Virginia Festival of the Book Features Many U.Va. Authors

March 12, 2009 — The University of Virginia is one of the main characters in the annual saga of the Virginia Festival of the Book. For the 15th year, U.Va. poets, authors and scholars will convene in bookstores and other venues on Grounds and around town March 18-22 to talk about books, read from their work and support the festival.

Several poets in the creative writing program of the English department will read from their recently published books, including Rita Dove, Gregory Orr, Lisa Russ Spaar and Debra Nystrom, not to mention Ted Genoways, M.F.A. alumnus and editor of the Virginia Quarterly Review.

Dove will read from her new book, "Sonata Mulattica," about the 19th-century Euro-African violinist George Bridgetower, whose music will be brought to life by Boyd Tinsley of the Dave Matthews Band. Tickets for the performance, set for March 20 at 8 p.m. at the Paramount, are $10.

The Virginia Quarterly Review will host a poetry reading from its book series, featuring Genoways, whose latest book is "Anna, Washing." He'll be joined by alumni Victoria Chang and John Casteen IV and another poet, Susan B.A. Somers-Willett. The event will be held March 20 at 2 p.m. in the U.Va. Bookstore.

Also at the bookstore, Nystrom and Spaar will read their poetry alongside Michael Chitwood, a graduate of U.Va.'s creative writing program, whose most recent book is "Spill." Nystrom, a Virginia Literary Award winner, recently published "Bad River Road," and Spaar's latest is "Satin Cash." The March 19 event begins at 4 p.m.

Orr, the author of 10 books of poetry, most recently "How Beautiful the Beloved," will give a reading with Dorianne Laux, whose fourth book, "Facts about the Moon" was a finalist for the National Book Critic's Circle Award. Orr, founder of the U.Va. Creative Writing Program, also has published a book of essays and a memoir. Their event will be held March 21 at 4 p.m., also at the U.Va. Bookstore.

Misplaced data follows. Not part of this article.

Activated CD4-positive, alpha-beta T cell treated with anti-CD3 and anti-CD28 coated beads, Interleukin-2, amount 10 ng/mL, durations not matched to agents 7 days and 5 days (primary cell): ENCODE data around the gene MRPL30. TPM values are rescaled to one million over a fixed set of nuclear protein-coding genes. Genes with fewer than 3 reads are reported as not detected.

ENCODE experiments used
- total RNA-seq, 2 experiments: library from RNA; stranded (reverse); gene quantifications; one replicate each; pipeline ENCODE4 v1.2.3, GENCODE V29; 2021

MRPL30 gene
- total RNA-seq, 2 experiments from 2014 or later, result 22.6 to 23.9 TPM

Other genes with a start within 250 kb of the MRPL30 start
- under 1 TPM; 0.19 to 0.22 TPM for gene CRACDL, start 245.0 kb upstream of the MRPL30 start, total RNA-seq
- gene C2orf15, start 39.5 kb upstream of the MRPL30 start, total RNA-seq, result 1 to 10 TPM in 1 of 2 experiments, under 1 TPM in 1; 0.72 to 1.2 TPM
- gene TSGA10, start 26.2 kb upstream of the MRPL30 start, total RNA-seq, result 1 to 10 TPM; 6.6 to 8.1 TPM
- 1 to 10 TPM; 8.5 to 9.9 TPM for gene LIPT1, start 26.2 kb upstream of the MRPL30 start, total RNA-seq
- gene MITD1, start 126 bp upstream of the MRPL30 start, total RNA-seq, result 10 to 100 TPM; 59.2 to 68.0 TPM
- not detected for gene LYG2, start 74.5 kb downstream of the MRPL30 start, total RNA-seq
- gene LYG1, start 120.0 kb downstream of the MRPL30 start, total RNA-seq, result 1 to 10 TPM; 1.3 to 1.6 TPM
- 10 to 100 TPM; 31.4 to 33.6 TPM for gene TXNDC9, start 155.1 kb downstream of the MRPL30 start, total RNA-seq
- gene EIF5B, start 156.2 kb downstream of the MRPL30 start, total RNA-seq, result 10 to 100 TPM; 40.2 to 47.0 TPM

The Jefferson-Madison Regional Library's Central Library, located at 201 East Market Street, will host a March 18 session on doctors whose work informs their creative writing. Dr. Daniel Becker, who practices and teaches internal medicine at the School of Medicine, also writes poetry and founded the online literary journal Hospital Drive; Dr. Sharon Hostler, a pediatrician, will talk about writing with students, primarily through blogging. They will be joined by Drs. Lynn Eckert, a physician with Partners Harvard Medical International, and Bruce Hillman from Reston, Va., who is working on a non-fiction book, "The Sorcerer's Apprentice," co-written with Jeff Goldsmith, a U.Va. associate professor of public health sciences. The event begins at 6 p.m.

Goldsmith is author of "The Long Baby Boom: An Optimistic Vision for a Graying Generation." He will discuss the book's thesis that boomers' career plans, health trends and cultural and political values will not bankrupt society but substantially enrich it. Goldsmith is also president of Health Futures Inc., a firm specializing in corporate strategic planning and forecasting future health care trends. His talk is set for March 19 at 4 p.m. in the Senior Center, 1180 Pepsi Place.

Whether young or aging, those who are wondering what to read can look for recommendations at the session, "So Many Books: The Pleasures of Reading," with English professor Jessica Feldman and doctoral student Robert Stilling, who co-authored "What Should I Read Next?" Michael Dirda, a columnist for the Washington Post Book World and a Pulitzer Prize-winning critic, who has published "Classics for Pleasure" and "Book by Book," also will be on the panel, to be held March 20 at 10 a.m. in the Jefferson-Madison Regional Library's Central Library.